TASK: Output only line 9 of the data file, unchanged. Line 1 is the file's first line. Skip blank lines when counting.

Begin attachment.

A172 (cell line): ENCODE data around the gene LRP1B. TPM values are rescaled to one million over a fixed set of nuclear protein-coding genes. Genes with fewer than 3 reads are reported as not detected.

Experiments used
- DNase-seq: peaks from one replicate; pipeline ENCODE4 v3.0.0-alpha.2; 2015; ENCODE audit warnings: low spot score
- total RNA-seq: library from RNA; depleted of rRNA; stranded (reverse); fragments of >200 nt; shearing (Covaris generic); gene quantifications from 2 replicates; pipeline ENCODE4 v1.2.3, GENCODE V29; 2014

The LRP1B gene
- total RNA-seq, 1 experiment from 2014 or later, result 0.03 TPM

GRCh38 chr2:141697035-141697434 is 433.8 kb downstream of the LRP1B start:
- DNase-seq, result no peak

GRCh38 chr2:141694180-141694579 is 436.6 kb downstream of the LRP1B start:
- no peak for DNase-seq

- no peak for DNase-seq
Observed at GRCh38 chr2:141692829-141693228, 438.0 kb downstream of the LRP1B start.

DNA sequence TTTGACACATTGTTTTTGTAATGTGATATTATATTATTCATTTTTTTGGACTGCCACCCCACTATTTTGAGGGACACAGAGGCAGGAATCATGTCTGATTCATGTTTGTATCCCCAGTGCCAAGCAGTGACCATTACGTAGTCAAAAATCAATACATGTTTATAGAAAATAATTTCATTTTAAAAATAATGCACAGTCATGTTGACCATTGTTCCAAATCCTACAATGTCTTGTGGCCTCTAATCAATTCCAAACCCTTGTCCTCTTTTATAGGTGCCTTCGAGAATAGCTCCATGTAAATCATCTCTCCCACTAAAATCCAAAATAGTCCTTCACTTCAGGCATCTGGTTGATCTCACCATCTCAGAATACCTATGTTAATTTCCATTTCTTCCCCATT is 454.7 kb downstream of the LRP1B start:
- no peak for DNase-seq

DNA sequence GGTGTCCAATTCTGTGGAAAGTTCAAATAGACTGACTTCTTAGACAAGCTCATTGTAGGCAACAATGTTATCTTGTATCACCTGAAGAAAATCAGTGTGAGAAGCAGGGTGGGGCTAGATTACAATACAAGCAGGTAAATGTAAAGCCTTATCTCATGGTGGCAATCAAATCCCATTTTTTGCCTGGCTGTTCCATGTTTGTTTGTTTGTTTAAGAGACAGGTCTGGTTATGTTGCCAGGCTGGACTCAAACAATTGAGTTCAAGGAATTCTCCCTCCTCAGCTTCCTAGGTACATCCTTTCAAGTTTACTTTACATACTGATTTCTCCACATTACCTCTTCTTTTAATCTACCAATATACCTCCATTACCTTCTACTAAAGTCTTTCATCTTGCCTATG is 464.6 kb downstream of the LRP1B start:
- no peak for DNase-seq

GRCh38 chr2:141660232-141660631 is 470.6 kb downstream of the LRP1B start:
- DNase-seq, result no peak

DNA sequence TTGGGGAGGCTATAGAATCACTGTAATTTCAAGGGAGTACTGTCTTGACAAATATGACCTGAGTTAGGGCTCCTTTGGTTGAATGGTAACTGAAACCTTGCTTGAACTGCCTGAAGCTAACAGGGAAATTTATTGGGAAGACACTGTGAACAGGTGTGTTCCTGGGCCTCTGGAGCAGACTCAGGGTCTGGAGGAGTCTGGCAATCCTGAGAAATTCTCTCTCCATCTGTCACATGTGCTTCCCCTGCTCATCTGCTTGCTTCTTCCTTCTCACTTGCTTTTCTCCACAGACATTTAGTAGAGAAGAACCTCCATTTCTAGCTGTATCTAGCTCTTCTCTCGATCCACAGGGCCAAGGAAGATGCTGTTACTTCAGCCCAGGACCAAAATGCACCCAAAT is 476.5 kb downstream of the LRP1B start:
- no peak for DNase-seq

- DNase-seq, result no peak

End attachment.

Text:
GRCh38 chr2:141694180-141694579 is 436.6 kb downstream of the LRP1B start: